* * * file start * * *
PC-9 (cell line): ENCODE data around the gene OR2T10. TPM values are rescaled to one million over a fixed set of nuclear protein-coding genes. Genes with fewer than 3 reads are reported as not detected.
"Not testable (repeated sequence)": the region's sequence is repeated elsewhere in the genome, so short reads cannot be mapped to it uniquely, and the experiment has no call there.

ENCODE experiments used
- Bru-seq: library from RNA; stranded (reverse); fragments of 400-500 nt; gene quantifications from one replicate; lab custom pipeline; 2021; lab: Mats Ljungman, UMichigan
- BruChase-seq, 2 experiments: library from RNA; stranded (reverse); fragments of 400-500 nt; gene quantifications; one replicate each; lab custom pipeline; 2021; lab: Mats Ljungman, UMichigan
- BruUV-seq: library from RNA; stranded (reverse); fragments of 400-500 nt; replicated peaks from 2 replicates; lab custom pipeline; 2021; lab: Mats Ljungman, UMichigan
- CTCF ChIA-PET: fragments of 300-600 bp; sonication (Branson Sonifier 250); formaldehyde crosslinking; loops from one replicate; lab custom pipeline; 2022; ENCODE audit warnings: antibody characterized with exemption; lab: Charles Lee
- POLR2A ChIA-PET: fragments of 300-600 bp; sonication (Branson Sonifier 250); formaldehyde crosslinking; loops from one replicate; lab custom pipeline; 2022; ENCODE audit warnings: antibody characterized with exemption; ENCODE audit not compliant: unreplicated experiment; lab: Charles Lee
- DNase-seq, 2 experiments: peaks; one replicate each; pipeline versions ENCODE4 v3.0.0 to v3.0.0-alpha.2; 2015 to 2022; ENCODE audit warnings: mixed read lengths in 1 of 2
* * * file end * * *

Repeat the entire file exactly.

PC-9 (cell line): ENCODE data around the gene OR2T10. TPM values are rescaled to one million over a fixed set of nuclear protein-coding genes. Genes with fewer than 3 reads are reported as not detected.
"Not testable (repeated sequence)": the region's sequence is repeated elsewhere in the genome, so short reads cannot be mapped to it uniquely, and the experiment has no call there.

ENCODE experiments used
- Bru-seq: library from RNA; stranded (reverse); fragments of 400-500 nt; gene quantifications from one replicate; lab custom pipeline; 2021; lab: Mats Ljungman, UMichigan
- BruChase-seq, 2 experiments: library from RNA; stranded (reverse); fragments of 400-500 nt; gene quantifications; one replicate each; lab custom pipeline; 2021; lab: Mats Ljungman, UMichigan
- BruUV-seq: library from RNA; stranded (reverse); fragments of 400-500 nt; replicated peaks from 2 replicates; lab custom pipeline; 2021; lab: Mats Ljungman, UMichigan
- CTCF ChIA-PET: fragments of 300-600 bp; sonication (Branson Sonifier 250); formaldehyde crosslinking; loops from one replicate; lab custom pipeline; 2022; ENCODE audit warnings: antibody characterized with exemption; lab: Charles Lee
- POLR2A ChIA-PET: fragments of 300-600 bp; sonication (Branson Sonifier 250); formaldehyde crosslinking; loops from one replicate; lab custom pipeline; 2022; ENCODE audit warnings: antibody characterized with exemption; ENCODE audit not compliant: unreplicated experiment; lab: Charles Lee
- DNase-seq, 2 experiments: peaks; one replicate each; pipeline versions ENCODE4 v3.0.0 to v3.0.0-alpha.2; 2015 to 2022; ENCODE audit warnings: mixed read lengths in 1 of 2